Deleuze and New Technology (Deleuze Connections EUP)
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Explores how Deleuze's philosophy can help us to understand our digital and biotechnological futuresIn a world where our lives are increasingly mediated by technologies, we need to pay more attention to Deleuze's often explicit focus on our reliance on the machine and the technological. These essays are a collective and determined effort to explore the usefulness Deleuze in thinking about our present and future reliance on technology. At the same time, they take seriously a style of thinking that negotiates between philosophy, science and art.ContributorsWilliam Bogard, Abigail Bray, Ian Buchanan, Verena Conley, Ian Cook, Tauel Harper, Timothy Murray, Saul Newman, Luciana Parisi, Patricia Pisters, Mark Poster, Horst Ruthrof, David Savat, Bent Meier Sørensen and Eugene Thacker.
socie ties, capital takes a code of enclosure originally designed for prisons and adapts it to factories, schools, homes and other sites of production. The code of enclosure in disciplinary societies is the panoptic formula of 'seeing without being seen' (Deleuze 1 9 8 8 : 32). It encapsulates the control of visibility that Foucault describes in such detail in Discipline and Punish and formulates a method for the production of individuals (Foucault 1979: 1 9 8-9) . In control societies, capital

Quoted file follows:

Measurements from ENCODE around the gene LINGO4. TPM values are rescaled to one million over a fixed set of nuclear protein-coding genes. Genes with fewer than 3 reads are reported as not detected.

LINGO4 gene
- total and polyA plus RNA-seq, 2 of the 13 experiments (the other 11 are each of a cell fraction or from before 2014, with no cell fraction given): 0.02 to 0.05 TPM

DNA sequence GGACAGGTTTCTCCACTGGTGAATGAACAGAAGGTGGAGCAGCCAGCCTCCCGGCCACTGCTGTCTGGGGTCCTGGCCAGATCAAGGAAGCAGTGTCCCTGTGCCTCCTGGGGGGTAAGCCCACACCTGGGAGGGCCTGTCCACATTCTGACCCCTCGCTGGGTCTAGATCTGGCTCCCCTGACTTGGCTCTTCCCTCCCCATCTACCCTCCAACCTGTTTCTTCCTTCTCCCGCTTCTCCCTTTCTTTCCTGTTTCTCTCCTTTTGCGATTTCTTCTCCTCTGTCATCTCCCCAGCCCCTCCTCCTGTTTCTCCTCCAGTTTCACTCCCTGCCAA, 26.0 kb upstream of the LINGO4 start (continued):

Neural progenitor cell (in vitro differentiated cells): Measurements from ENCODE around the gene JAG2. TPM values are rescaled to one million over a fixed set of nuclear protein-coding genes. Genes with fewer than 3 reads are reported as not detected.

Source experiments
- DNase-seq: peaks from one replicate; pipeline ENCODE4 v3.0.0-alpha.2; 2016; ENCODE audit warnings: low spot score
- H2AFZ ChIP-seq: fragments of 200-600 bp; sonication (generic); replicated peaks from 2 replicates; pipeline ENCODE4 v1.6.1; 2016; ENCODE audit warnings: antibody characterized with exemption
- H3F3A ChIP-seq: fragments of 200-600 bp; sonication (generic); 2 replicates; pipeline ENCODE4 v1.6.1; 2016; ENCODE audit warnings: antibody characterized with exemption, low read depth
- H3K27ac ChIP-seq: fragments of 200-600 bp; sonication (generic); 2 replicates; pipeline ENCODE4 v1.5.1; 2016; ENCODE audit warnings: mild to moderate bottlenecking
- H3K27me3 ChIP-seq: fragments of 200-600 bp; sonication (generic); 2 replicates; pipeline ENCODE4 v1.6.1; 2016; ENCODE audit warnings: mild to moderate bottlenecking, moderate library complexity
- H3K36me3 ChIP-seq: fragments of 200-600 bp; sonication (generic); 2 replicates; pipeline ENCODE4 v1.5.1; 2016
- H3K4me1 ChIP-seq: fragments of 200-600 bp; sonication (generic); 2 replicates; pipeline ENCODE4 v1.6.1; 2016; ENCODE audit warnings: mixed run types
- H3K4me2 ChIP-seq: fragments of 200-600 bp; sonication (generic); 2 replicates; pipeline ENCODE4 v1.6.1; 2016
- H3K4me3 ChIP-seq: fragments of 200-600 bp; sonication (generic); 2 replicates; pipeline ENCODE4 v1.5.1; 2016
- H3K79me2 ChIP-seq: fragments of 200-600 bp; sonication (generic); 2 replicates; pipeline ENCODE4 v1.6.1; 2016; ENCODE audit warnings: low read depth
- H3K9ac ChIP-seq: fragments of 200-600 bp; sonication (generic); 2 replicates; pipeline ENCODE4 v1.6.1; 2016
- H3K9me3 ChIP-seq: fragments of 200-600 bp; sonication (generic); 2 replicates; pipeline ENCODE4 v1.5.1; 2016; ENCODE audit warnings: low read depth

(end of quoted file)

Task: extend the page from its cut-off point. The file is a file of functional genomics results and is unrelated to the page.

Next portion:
aspects of electronic media? Are rhizomes and the nomadic war machine that Deleuze and Guattari encounter in the late 1960s, in the context of theoretical revolutions and a generalised becoming-minoritarian, still productive in today's military-informational smooth space? Can we use them to analyse today's digital societies where, after the sea and the air, capitalism has appropriated information to create false smooth spaces in order to control the circulation of people and of goods? Numerous
state of things in a society of control is neither better nor worse when he writes: 'It's not a question of asking whether the old or new system is harsher or more bearable, because there's a conflict in each between the ways they free and enslave us' (Deleuze 1 995: 1 7 8 ) . In spite of the binary digit that leads to centres 40 Deleuze and New Technology and hierarchies, the philosopher and the analyst continue to assert that it is not the new media themselves but the use to which they are
societies 'nothing is wasted, everything is recycled'. In this context, the negative side-effects of chemical control, the accidental symptoms of an inefficient dose, are recycled in order to produce improved drugs: the chemical side-effect is recycled in order to refine the future control of affects. Every economy of chemical control produces a multiplicity of unexpected and unpredictable side-effects which are ter ritorialised as resources for new forms of chemical control. But there are other
the qualifier that such organisations are somehow 'living' in a way that is, arguably, different from the 'life' of any individual unit. On the one hand the anti-reductionism of complexity research argues that you will not find the key to the 'life' of the ant colony in any one of the individual organisms that compose it. On the other hand, this critical move has had the effect of placing the question of 'life' in a sort of no man's land of the ineffable, a non-site that can only be approached